I came across CPU Credit Balance in EC2 monitoring . What is CPU Credit Balance?


4 Answers 4


AWS EC2 has 2 different type of instances: Fixed Performance Instances(e.g. M3, C3 etc) and Burstable Performance Instances (e.g. T2). Fixed Performance Instances provides a consistent CPU performance whereas Burstable Performance Instances provide a baseline CPU performance under normal workload. But when the workload increases Burstable Performance Instances have the ability to burst, i.e. increase the CPU performance.

CPU Credit regulates the amount CPU burst of an instance. You can spend this CPU Credit to increase the CPU performance during the Burst period. Suppose you are operating the instance at 100% of CPU performance for 5 minutes, you will spend 5(i.e. 5*1.0) CPU Credit. Similarly if you run an instance at 50% CPU performance for 5 minutes you will spend 2.5(i.e. 5*0.5) CPU Credits.

CPU Credit Balance is simply the amount of CPU Credit available in your account at any moment.

When you create an instance you will get an initial CPU Credit. In every hour you will get certain amount of CPU credits automatically(this amount depends on the type of instance). If you don't burst the CPU performance the CPU Credit will be added to your CPU Credit Balance of your account. If you are out of CPU Credit(i.e. CPU Credit Balance turns into 0) your instance will work on baseline performance.

Read more on CPU Credits and Baseline Performance for Burstable Performance Instances

  • 1
    Does this means If I use CPU at 50% for 5 minutes, I can use CPU at 150% for 5 minutes ?
    – Jay Shah
    Commented Nov 20, 2018 at 18:48
  • 1
    @JayShah, No, you won't. In fact for most of the instances you will lose your CPU Credits to run it at 50% since most of the instances has the baseline performance less than 50%L(e.g. t2.small has 20%) Commented Nov 21, 2018 at 16:04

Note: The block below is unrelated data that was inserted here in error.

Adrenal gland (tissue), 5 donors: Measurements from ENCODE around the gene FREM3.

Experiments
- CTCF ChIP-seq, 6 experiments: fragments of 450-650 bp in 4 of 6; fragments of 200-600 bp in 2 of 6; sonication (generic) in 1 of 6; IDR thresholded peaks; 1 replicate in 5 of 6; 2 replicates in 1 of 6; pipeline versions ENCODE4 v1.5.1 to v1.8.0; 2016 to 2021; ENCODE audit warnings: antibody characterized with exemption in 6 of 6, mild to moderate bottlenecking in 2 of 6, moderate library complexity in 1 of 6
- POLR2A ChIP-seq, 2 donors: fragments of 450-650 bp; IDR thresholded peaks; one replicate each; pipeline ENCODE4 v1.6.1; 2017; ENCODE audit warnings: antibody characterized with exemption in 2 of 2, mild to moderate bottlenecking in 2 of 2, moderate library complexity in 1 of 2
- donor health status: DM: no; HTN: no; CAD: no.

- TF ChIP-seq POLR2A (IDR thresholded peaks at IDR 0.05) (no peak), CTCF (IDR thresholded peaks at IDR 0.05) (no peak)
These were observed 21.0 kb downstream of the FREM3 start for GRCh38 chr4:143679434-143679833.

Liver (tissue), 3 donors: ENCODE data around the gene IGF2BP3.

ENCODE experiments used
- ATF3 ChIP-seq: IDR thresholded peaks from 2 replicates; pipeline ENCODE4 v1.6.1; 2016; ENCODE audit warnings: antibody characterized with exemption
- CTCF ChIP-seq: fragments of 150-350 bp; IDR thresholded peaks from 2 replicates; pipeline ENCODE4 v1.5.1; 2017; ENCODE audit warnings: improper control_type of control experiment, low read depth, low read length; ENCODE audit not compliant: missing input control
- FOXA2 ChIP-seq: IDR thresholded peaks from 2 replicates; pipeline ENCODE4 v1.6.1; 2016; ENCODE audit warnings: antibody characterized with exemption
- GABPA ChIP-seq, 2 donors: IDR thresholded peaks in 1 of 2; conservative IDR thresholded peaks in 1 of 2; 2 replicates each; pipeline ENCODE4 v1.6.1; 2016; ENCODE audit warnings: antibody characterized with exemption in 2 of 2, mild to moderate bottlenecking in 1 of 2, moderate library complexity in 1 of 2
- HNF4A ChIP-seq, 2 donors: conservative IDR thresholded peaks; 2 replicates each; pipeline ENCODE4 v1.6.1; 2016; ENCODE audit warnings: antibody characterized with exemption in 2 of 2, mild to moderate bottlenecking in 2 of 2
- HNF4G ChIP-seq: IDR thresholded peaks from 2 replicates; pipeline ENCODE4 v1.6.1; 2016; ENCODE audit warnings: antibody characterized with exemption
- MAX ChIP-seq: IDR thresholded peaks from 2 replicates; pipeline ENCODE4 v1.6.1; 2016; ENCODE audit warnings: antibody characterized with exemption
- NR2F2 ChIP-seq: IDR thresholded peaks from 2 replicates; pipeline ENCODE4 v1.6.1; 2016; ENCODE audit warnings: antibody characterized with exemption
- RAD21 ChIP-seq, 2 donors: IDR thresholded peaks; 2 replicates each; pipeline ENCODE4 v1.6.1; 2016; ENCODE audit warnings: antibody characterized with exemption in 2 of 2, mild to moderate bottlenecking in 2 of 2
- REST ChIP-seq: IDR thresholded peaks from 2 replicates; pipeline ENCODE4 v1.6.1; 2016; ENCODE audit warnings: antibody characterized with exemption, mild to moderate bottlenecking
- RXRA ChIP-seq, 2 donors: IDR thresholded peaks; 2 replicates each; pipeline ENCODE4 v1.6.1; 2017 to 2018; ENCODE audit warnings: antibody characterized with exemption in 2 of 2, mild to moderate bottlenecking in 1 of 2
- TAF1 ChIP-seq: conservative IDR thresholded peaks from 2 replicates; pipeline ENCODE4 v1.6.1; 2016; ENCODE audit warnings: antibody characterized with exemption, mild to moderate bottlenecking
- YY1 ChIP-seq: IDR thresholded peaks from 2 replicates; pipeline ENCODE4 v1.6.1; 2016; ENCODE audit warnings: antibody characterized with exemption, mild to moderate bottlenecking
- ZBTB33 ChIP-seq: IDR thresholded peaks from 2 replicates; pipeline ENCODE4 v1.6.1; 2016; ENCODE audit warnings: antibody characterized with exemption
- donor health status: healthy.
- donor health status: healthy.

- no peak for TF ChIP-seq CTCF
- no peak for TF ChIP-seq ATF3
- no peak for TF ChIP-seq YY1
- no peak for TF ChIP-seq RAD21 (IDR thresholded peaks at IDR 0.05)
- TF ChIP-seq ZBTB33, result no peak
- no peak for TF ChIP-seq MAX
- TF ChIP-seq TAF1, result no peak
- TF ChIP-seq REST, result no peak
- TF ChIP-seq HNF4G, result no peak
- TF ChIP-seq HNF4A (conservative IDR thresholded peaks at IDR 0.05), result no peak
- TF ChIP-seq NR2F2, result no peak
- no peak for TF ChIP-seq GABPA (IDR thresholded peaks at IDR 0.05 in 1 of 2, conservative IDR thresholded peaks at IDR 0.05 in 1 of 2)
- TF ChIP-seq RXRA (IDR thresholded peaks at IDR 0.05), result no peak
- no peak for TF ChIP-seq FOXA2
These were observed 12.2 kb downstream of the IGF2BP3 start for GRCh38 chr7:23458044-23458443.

• Oh. Baseline performance is just 30% for t2.large. In Fixed Performance Instances, we can continuously use CPU even at 90% without any problem. So why would one use Burstable Instances ? - Are they very cost effective ? or when someone wants to run the app that rarely uses CPU ?
    – Jay Shah
    Commented Nov 22, 2018 at 20:23
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    That I got, but what makes me wondering is - the price difference between burstable and fixed performance instances is very less. t2.large - $0.0928 per Hour - $66.816 per Month, m5.large - $0.096 per Hour - $69.12 So, why anyone should use burstable instances which provides around 3 times less CPU power and cost difference is just around $3 per month ? Please tell me if I'm missing something.
    – Jay Shah
    Commented Nov 22, 2018 at 20:43
  • 3
    Yes, you need to compare t2 with m4, and t3 with m5 which are the same generations of hardware. To see the breakeven for using m5 vs t3 read here: docs.aws.amazon.com/AWSEC2/latest/UserGuide/…
    – Emii Khaos
    Commented May 31, 2019 at 9:44

According to official document:

Amazon EC2 allows you to choose between Fixed Performance Instances (e.g. M3, C3, and R3) and Burstable Performance Instances (e.g. T2). Burstable Performance Instances provide a baseline level of CPU performance with the ability to burst above the baseline. T2 instances are for workloads that don’t use the full CPU often or consistently, but occasionally need to burst.

T2 instances’ baseline performance and ability to burst are governed by CPU Credits. Each T2 instance receives CPU Credits continuously, the rate of which depends on the instance size. T2 instances accrue CPU Credits when they are idle, and use CPU credits when they are active. A CPU Credit provides the performance of a full CPU core for one minute.


To expand on the previous answer.

t2 class instances use a burstable CPU model. Instead of having access to full CPU resources all the time, you get access to full CPU resources base on a CPU credit model.

When your instance is idling, the instance is building credits up to a cap. The rate and cap vary on instance size.

When you use CPU resources, you spend those credits. Once you run out, your CPU usage is capped very low until you build up more credits.


When your instance uses fewer CPU resources than its base performance level allows (such as when it is idle), the unused CPU credits (or the difference between what was earned and what was spent) are stored in the credit balance for up to 24 hours, building CPU credits for bursting.

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